Glimmers of hope for UK's wild birds
07 Nov 2019 | No. 2019-38
Published today, the Wild Bird Populations in the UK, 1970-2018 report shows that after years of decline, and despite a poor 2018 breeding season, there are the signs of recovery for at least some of our wild birds.
The Wild Bird Populations in the UK 1970-2018 report is an annual stocktake of a suite of species groups, termed 'indicators', of which farmland, woodland, breeding wetland, wintering wetland and seabirds are included.
The indicators are intended to broadly reflect the environmental condition of different landscapes and these are presented alongside an 'all species indicator', which is made up of trends for 130 different widespread bird species. The 'all species' indicator shows that over the long-term (1970-2018), positives and negatives are balanced - with 29% of species on the up and 28% experiencing decline. The short-term trend, 2012-2017 delivers a similar story, with 35% of those species increasing and 33% decreasing.
It will come as no surprise that our farmland birds are not doing very well at all but there are signs of recovery here too. The long-term picture is still pretty grim, with 62% of the species monitored, 19 in all, showing a decline. However, the short-term picture is more positive with 32% of farmland bird species showing an increase in their populations, 42% stable and 26% falling between 2012 and 2018.
Within the farmland group, Skylark, Corn Bunting, Reed Bunting and Linnet populations have all shown short-term increases and Tree Sparrow, Starling, Lapwing and Kestrel have all remained stable over the five-year period. Grey Partridge populations are still in decline and showing no sign of recovery.
The woodland birds indicator is 30% lower than it was in 1970; the short-term picture is not too good either with more than half of the woodland birds monitored, 37 species in all, showing declines. Even here there are small glimmers of hope, the short-term trend for Song Thrush showing a marked 22% increase against a backdrop of long-term decline.
The trend for water and wetland birds reflects the fortunes of 26 species, of which roughly a third each are declining, stable and increasing. The Cetti’s Warbler has increased rapidly both over the long-term and the short-term, whilst the Yellow Wagtail, associated with wet grasslands, has shown a strong decline for both time periods.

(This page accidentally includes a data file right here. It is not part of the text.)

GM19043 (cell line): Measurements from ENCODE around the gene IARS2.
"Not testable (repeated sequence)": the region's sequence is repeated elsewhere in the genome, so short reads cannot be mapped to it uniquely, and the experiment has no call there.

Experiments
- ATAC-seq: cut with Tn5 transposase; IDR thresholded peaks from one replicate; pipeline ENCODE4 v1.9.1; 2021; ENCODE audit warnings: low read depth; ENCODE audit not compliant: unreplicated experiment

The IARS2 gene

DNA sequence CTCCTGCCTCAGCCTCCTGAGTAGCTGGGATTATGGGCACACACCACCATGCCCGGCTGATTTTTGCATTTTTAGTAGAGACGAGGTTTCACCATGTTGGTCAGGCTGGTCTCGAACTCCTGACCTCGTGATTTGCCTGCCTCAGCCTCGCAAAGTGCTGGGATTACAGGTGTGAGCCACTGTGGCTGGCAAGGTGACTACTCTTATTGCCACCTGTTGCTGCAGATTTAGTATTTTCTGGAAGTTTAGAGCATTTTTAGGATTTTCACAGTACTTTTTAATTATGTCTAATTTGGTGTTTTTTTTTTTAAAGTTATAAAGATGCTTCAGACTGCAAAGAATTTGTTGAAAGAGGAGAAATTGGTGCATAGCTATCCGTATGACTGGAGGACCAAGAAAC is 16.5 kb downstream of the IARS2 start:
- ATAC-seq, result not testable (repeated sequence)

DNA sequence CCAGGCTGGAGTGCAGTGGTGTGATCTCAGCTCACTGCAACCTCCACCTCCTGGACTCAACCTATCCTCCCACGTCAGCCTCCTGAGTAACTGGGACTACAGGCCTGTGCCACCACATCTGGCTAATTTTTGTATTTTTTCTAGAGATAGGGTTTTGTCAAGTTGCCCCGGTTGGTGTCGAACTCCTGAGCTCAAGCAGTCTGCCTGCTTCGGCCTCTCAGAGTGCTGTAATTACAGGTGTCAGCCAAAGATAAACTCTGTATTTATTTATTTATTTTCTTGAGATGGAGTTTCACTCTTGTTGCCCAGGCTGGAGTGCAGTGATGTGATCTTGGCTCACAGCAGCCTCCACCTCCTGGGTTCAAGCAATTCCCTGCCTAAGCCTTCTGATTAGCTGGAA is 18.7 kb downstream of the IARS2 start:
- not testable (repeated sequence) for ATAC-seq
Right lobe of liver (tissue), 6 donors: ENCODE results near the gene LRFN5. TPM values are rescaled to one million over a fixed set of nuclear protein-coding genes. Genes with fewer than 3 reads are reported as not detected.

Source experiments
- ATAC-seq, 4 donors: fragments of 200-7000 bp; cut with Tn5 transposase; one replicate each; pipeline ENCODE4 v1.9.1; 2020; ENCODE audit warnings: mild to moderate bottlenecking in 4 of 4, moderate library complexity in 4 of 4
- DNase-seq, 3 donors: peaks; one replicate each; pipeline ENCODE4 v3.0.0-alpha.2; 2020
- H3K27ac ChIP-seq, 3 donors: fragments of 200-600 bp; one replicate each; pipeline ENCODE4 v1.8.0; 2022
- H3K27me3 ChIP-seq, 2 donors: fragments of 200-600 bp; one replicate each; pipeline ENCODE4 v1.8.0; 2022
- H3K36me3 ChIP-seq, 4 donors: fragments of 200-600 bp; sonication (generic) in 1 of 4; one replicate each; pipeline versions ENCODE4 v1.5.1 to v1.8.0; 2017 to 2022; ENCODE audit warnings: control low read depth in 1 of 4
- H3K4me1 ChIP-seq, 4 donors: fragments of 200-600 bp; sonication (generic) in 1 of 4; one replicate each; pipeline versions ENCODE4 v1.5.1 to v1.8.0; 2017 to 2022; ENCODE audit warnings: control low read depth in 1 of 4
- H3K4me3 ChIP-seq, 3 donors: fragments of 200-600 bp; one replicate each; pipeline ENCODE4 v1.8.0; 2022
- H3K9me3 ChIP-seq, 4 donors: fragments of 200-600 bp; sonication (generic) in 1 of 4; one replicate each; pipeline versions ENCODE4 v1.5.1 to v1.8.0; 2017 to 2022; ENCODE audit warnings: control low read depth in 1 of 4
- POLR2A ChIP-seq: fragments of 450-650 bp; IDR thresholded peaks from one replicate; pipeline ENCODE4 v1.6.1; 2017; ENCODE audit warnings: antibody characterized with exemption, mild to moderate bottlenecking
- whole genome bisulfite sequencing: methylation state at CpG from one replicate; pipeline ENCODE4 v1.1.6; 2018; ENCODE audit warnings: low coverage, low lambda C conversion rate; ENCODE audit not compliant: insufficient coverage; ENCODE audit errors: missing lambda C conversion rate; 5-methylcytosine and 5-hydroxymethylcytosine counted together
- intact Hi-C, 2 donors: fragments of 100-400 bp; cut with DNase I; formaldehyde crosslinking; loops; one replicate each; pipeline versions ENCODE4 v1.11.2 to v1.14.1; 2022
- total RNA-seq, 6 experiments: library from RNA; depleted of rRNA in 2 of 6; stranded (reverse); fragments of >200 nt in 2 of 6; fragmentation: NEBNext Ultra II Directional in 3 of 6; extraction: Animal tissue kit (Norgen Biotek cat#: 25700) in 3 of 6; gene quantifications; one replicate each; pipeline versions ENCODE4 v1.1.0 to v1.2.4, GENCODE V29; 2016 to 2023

It’s a bit of a rollercoaster for our seabirds with 38% of the 13 species monitored declining over the long-term but 46% increasing over the short-term. Strong declines have been seen for both Arctic Skua and Herring Gull populations over both the long-term and short-term, whilst in the short-term several species have shown a strong increase, including Razorbill and Great Black-backed Gull.
Dr David Noble, Principal Ecologist at the British Trust for Ornithology (BTO), said, "Despite a wide range of pressures continuing to affect many of our UK bird populations, and driving declines in many of our habitat specialists, there are a few positive stories where species could be responding to more nature-friendly management and spreading northward to suitable landscapes."
To read the full report click here
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Notes to editors
The Wild Bird Populations in the UK, 1970 to 2018 report is published annually by DEFRA.
Bird populations have long been considered to provide a good indication of the broad state of wildlife in the UK. This is because they occupy a wide range of habitats and respond to environmental pressures that also operate on other groups of wildlife. In addition, there are considerable long-term data on trends in bird populations, allowing for comparison between the short term and long term. Because they are a well-studied taxonomic group, drivers of change for birds are better understood than for other species groups, which enable better interpretation of any observed changes. Birds also have huge cultural importance and are highly valued as a part of the UK’s natural environment by the general public. However, the bird indicators presented in this publication are not intended, in isolation, as indicators of the health of the natural environment more widely.
The BTO is the UK's leading bird research charity. A growing membership and up to 60,000 volunteer birdwatchers contribute to the BTO's surveys, collecting information that underpins conservation action in the UK. The BTO maintains a staff of 100 at its offices in Thetford, Stirling, Bangor (Wales) and Bangor (Northern Ireland), who analyse and publicise the results of surveys and projects. The BTO's work is funded by BTO supporters, government, trusts, industry and conservation organisations.www.bto.org
You can submit your dragonfly and damselfly records to BTO via BirdTrack or Garden BirdWatch - find out why these records are so important in Rob Jaques' blog.
You can submit your dragonfly and damselfly sightings to BTO via BirdTrack or Garden BirdWatch. Find out why these records are so important in Rob Jaques' blog.
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